Research in humans is a crucial part of our medical system. We need to be able to test that vaccines and drugs are safe and effective in people before they are released to the general public.
Vaccines help protect people from diseases. They contain "weakened" or "dead" germs, such as viruses or bacteria, which stimulate the body's immune system in a manner that can prevent us from getting sick with harmful pathogens. Here's the latest science news on vaccines.Vaccines
"Measles parties" that intentionally expose unvaccinated children to the illness are not a good idea, health officials said this week.
We ask experts to explain why the measles outbreak is happening now and how the vaccine can protect against the virus' spread.
The sharp rise in measles cases in the U.S. infected with measles is due to people not being vaccinated against the disease, officials say.
The general public and scientists disagree on a wide range of scientific topics, from the safety of genetically modified foods to the cause of climate change.
This year's flu vaccine is not very effective at preventing the flu, particularly among adults, according to new estimates from the Centers for Disease Control and Prevention.
Seven people from several parts of California and two Utah residents are now confirmed to have measles, and three more Californians are suspected to have the disease, health officials stated.
Here is our annual listing of some of the more egregious retractions and questionable scientific papers of 2014.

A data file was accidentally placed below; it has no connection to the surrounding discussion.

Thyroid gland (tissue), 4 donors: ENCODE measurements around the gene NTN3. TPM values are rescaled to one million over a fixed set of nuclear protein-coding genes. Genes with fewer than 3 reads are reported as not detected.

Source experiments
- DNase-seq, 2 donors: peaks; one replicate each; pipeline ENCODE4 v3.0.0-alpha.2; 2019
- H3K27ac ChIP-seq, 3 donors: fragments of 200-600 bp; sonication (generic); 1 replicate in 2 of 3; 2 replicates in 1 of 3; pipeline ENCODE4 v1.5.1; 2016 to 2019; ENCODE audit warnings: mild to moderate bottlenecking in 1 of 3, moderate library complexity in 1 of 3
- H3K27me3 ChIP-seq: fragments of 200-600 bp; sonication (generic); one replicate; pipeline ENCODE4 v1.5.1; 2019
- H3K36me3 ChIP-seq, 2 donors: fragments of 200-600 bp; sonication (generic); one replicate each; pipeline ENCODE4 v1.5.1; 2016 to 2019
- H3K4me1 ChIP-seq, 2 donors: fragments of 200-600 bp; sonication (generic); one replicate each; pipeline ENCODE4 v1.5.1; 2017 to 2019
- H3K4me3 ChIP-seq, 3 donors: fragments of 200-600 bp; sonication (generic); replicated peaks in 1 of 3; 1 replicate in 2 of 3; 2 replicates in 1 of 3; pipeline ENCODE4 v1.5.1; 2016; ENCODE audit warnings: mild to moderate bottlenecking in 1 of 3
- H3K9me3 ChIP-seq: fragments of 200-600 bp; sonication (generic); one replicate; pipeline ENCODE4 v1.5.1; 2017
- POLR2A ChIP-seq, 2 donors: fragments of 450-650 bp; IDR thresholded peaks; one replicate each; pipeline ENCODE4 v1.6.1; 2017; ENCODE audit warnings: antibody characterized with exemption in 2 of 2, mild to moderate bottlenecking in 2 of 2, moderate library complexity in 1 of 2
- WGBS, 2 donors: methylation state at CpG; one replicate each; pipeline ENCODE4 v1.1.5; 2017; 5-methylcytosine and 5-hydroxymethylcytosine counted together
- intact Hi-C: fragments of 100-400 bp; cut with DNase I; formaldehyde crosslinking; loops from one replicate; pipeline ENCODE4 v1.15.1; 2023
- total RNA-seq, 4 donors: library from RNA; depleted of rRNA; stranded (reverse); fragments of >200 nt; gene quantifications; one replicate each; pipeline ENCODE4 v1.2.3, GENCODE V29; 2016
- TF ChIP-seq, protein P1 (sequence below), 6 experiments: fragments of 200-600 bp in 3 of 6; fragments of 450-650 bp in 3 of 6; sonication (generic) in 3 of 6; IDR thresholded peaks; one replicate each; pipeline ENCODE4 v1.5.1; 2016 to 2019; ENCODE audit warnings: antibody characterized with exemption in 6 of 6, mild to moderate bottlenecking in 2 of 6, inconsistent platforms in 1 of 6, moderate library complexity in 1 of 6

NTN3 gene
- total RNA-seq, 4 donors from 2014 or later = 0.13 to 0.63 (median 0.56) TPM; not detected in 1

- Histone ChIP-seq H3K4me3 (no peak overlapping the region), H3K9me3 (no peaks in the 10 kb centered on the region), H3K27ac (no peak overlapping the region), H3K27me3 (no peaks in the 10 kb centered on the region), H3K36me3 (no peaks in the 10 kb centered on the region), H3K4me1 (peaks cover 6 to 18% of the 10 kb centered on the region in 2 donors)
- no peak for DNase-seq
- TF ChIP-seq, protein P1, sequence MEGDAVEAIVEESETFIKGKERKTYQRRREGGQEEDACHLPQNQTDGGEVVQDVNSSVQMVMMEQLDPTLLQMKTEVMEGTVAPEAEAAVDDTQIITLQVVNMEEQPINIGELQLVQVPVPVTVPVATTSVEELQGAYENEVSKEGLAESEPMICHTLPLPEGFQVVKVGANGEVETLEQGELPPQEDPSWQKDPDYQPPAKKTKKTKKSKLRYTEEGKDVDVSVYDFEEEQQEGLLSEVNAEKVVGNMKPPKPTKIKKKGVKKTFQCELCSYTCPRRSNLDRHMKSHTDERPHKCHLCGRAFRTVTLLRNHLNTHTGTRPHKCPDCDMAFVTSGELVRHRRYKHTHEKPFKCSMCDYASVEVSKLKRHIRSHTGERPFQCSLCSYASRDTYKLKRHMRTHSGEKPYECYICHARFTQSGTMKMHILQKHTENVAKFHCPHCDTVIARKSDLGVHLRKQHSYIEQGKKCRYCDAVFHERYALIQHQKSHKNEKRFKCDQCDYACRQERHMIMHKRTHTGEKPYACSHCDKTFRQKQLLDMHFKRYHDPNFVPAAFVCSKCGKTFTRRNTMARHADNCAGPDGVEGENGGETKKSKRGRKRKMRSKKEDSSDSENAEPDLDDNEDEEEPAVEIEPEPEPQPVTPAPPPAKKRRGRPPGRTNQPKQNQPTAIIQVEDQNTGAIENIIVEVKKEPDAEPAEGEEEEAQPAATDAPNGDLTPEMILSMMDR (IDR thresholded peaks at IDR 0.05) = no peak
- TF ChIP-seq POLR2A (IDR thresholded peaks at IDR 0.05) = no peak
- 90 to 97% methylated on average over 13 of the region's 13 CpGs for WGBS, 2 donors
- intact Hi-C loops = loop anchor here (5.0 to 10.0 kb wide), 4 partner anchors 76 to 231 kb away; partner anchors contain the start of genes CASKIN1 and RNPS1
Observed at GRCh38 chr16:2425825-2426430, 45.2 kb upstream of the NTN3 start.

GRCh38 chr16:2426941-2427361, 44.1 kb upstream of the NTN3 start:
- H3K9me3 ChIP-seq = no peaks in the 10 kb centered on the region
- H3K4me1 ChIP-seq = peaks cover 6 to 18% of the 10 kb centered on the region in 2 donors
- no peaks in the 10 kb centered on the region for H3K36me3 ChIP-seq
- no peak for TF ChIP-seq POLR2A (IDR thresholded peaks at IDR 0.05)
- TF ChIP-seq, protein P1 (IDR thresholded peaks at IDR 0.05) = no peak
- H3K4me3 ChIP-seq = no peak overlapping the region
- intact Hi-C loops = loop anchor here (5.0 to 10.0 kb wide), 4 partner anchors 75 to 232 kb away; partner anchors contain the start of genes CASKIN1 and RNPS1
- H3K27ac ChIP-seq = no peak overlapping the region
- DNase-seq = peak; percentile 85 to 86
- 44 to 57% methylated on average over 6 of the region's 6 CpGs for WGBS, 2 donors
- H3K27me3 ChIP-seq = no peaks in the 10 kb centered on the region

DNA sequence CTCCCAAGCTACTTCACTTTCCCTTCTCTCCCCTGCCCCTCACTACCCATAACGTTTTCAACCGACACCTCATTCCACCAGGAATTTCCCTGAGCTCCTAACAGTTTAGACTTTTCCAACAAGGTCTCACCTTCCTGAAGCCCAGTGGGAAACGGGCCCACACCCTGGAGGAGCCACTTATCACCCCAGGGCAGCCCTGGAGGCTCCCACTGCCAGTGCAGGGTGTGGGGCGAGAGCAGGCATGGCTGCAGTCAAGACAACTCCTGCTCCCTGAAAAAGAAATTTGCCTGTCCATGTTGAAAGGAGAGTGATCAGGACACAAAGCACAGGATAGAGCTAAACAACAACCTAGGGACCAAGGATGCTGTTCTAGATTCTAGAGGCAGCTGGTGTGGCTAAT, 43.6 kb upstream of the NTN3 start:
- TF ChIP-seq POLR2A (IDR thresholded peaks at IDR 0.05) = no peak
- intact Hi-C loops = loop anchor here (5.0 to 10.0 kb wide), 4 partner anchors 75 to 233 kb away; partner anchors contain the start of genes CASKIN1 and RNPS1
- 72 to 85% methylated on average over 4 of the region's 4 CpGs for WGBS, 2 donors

About three quarters of parents would consider removing their child from a day care center where some of the other kids were unvaccinated, a new survey found.
When Jonas Salk and Albert Sabin developed vaccines for polio, they stopped a brutal disease in its tracks.
Ebola may be the most feared disease right now, but for most of the 20th century, outbreaks of another disease left thousands of people paralyzed or confined to breathing machines: polio.
In a new recommendation this flu season, the Centers for Disease Control and Prevention says that the nasal spray is the preferred flu vaccine for kids ages 2 to 8. Here's what you need to know.
More U.S. children and adults are getting vaccinated against the flu, but public health officials say there's room for improvement in vaccination rates.
Chickenpox is a contagious disease characterized by many itchy, red bumps all over the body. Later in life, adults can develop a similar condition called shingles.
Pregnant? Then you should get a flu shot, according to new guidelines from the American College of Obstetricians and Gynecologists.